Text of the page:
Asian longhorned beetle and "egg site." Credit: R. Anson Eaglin, USDA-APHIS
This past March, almost 11 years after being found in New Jersey, federal and state agriculture officials are finally able to say that the state’s long-running battle against the non-native Asian longhorned beetle (ALB) is over.
New Jersey is the second state to declare itself free from the invasive tree-killing insect. The beetle was successfully eradicated from Illinois in 2008, and the ALB-regulated area of Islip, New York, also achieved eradication in 2011. So, getting rid of this “hungry pest” is possible. That’s good news, because, depending on where you live, 70 percent of your community’s tree canopy could be lost to ALB. Read more »
Delicious citrus: Scott Bauer, USDA Agricultural Research Service
It’s time to grab those gloves and get outside for some gardening! April is not only a great time to plant citrus trees, but it’s also Invasive Plant Pest and Disease Awareness Month. Before wielding that shovel, take a few minutes to learn how to keep your trees healthy and prevent the spread of citrus disease.
Citrus greening disease, also known as Huanglongbing (HLB), is one of the most severe plant diseases in the world. The disease has devastated millions of citrus trees in the United States and now has the potential to eliminate the citrus industry. Once a tree is infected with the disease, there is no known cure. Read more »
Agricultural items in passenger baggage: R. Anson Eaglin, USDA Animal and Plant Health Inspection Service
Travel is a popular activity for a lot of people. When traveling outside the United States, what you bring back really does matter. We want to protect our country from invasive plant pests and diseases to help keep our agriculture and forests safe.
You don’t want to inadvertently bring a pest or disease back with you. That’s why Customs officials ask you to declare any food, plant items or handicrafts you have with you when you are returning to the U.S. They know what items pose a risk and need to be kept out of the country. Many of those items are things you may not think could possibly cause a problem, but they could cause severe problems here at home—who wants that? Read more »
Mexican fruit flies on citrus fruit: Jack Dykinga, USDA Agricultural Research Service, Bugwood.org
USDA has proclaimed April to be Invasive Plant Pest and Disease Awareness Month, so this is the perfect time to consider how invasive species can crawl, swarm or ooze their way into your daily life. The fact is, invasive pests and diseases hunger for many of the same things we enjoy each day. And as they feast on America’s agricultural and natural resources, they can devastate crops and forests, throw ecosystems out of balance and lead to lost jobs and closed export markets. Read more »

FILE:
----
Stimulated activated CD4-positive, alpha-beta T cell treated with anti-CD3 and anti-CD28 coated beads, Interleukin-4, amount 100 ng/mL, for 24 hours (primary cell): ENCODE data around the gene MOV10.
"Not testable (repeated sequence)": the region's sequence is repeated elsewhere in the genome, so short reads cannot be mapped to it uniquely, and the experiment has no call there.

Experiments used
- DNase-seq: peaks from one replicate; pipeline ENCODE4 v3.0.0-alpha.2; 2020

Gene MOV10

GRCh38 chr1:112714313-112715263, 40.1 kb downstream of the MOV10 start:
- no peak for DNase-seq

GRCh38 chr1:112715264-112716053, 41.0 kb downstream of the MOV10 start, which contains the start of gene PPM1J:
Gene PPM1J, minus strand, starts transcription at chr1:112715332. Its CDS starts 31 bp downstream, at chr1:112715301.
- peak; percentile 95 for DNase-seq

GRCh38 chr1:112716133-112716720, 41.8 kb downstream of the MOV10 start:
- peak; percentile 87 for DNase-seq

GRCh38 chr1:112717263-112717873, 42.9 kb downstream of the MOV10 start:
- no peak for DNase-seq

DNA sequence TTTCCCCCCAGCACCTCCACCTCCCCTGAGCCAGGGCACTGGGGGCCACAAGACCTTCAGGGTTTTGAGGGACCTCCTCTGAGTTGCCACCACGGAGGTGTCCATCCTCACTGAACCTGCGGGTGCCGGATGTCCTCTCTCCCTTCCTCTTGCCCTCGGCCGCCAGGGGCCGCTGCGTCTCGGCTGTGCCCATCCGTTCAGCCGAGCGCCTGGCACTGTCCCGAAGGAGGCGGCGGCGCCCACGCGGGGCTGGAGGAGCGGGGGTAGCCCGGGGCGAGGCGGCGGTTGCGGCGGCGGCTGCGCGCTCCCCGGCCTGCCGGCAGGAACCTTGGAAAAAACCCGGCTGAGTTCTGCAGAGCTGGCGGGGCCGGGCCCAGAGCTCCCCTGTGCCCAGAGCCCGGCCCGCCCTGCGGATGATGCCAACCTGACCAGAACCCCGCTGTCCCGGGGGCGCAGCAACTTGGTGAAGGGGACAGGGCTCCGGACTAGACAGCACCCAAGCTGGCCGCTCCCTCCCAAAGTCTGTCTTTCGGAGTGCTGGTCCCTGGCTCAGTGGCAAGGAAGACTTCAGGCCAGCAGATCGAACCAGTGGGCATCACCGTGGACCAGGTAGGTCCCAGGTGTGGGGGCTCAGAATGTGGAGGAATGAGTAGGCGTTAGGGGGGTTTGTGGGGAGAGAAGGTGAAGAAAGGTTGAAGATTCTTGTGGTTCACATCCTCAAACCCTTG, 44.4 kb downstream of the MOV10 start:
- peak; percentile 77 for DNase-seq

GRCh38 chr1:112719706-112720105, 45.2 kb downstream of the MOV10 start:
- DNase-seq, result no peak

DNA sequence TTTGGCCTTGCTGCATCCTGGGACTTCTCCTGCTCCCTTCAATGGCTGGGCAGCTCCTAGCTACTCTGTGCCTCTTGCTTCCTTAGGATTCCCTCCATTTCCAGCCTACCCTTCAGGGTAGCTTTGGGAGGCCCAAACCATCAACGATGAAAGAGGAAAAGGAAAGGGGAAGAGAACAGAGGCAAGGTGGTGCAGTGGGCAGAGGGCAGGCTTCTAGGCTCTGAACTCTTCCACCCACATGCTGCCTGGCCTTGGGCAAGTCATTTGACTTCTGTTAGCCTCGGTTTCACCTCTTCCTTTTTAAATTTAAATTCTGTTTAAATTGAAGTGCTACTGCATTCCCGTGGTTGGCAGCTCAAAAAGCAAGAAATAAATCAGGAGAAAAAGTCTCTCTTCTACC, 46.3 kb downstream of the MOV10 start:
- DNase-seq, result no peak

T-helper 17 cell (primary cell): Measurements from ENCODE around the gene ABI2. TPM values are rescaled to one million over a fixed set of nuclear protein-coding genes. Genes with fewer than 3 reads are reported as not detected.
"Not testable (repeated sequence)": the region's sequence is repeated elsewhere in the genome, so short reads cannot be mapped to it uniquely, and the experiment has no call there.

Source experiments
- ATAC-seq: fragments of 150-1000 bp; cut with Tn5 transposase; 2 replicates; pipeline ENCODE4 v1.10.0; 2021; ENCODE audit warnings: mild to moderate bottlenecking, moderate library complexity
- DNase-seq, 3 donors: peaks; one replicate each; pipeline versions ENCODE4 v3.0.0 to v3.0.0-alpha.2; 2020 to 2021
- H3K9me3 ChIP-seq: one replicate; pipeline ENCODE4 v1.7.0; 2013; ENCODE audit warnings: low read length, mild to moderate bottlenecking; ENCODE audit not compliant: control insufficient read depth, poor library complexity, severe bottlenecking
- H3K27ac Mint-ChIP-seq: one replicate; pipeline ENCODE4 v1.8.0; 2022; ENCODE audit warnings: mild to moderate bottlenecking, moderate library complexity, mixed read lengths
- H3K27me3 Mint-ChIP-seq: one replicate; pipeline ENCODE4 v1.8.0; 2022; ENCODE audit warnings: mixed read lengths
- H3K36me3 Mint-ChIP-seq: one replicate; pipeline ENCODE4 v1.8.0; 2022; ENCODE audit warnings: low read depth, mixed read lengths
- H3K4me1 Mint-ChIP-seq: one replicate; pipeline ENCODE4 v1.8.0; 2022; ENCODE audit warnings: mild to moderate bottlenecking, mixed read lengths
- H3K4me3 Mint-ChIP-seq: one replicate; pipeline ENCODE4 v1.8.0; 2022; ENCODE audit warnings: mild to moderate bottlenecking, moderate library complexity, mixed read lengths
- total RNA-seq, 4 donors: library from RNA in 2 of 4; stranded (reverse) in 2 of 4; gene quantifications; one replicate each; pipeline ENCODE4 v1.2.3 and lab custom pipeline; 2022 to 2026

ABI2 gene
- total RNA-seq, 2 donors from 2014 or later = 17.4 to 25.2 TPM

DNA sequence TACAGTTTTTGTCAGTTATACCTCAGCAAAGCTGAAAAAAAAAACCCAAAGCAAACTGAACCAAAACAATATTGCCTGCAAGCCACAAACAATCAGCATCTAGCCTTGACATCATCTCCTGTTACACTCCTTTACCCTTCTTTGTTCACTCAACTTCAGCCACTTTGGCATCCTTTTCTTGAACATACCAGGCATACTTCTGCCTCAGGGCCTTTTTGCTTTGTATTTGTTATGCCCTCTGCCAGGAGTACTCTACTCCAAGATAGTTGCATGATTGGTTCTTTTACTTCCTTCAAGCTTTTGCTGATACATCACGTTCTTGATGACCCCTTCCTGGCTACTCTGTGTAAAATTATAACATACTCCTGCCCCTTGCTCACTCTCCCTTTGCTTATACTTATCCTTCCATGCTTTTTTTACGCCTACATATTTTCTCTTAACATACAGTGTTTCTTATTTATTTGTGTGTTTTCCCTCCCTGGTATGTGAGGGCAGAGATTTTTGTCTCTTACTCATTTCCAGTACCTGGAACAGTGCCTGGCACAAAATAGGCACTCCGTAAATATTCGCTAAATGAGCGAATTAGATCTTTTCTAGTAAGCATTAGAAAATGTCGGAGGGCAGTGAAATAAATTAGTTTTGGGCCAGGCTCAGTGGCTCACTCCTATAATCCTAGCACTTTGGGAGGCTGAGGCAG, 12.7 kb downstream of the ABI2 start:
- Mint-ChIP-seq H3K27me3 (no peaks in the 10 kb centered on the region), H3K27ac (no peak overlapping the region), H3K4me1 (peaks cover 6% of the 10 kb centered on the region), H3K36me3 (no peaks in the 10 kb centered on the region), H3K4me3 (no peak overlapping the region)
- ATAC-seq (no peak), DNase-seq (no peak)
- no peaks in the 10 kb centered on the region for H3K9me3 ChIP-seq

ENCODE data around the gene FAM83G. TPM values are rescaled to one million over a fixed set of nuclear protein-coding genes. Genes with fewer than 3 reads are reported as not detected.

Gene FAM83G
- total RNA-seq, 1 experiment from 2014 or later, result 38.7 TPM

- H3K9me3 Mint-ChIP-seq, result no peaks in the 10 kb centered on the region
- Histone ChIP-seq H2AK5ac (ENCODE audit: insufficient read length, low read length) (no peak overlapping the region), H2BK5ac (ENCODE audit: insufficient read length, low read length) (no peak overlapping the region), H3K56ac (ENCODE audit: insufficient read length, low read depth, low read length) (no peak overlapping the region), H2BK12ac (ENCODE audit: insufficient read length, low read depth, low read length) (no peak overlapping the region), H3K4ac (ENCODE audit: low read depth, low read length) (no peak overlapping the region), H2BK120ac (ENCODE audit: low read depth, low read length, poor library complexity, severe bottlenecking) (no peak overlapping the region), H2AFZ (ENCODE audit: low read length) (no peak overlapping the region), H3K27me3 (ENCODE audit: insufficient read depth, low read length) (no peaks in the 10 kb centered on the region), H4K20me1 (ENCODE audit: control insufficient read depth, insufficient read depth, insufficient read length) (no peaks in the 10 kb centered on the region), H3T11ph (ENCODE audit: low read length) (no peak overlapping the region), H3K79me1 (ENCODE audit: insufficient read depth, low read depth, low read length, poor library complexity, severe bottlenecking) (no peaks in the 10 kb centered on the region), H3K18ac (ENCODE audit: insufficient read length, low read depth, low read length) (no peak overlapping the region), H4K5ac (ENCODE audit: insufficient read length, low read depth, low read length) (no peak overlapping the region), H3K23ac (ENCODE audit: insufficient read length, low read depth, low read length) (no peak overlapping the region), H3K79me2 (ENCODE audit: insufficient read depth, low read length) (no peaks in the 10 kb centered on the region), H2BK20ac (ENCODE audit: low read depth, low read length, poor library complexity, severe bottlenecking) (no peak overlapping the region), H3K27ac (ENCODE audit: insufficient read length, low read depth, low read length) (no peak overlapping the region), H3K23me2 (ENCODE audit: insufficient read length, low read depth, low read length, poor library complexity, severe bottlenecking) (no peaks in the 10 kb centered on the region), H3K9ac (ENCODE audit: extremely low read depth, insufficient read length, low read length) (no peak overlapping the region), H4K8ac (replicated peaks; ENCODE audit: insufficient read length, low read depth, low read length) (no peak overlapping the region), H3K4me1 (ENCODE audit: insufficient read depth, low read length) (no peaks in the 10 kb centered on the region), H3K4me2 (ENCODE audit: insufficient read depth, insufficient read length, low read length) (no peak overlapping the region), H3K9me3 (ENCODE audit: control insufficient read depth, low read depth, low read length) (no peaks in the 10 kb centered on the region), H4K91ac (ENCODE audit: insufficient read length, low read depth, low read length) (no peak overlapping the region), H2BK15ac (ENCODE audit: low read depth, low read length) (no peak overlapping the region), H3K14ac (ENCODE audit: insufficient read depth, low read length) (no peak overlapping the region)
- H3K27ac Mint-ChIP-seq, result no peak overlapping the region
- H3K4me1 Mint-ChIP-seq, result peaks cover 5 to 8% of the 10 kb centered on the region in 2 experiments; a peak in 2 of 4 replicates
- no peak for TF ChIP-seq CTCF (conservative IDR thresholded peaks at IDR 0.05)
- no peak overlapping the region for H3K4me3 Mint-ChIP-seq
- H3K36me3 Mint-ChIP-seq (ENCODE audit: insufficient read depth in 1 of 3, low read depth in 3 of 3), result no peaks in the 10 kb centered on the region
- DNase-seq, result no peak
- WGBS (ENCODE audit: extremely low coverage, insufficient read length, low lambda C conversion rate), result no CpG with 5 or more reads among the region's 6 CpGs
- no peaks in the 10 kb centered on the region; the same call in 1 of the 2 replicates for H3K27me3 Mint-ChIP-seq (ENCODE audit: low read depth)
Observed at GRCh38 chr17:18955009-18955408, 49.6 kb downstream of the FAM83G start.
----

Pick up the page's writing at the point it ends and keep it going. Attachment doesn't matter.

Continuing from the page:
Look for purple traps like this one during EAB Awareness Week.
This is Emerald Ash Borer (EAB) Awareness Week. Before the Memorial Day holiday and summer travel season begin, we take this time to remind everyone to be careful not to spread the EAB unintentionally.
EAB is one of many “Hungry Pests” that can cause significant damage to our country’s natural resources. Since first being identified in 2002, EAB is responsible for the destruction of tens of millions of ash trees in 15 states in the Midwest and Northeast. Read more »
In the battle to preserve agriculture and the environment, Ben Shrader is Luke Skywalker and invasive species are Darth Vader.
Ben, a young man from central Texas, first became interested in invasive species after reading a newspaper article about plants wreaking havoc on native ecosystems. Also known as “Commander Ben,” he describes it as a “battle in nature, like good versus evil” and decided that he wanted to help the “good guys” win.
In his first of many spars with invasive species, Ben conducted a science fair project on giant reed (Arundo donax), an invasive plant that is damaging riparian ecosystems in his home state of Texas. But Ben didn’t stop there. Combining his love for filmmaking with his passion for science, Ben created a blog entitled “Commander Ben-The Invasive Hunter,” where he records his exploits and posts videos and other content to teach kids about the fight against invasive species. Read more »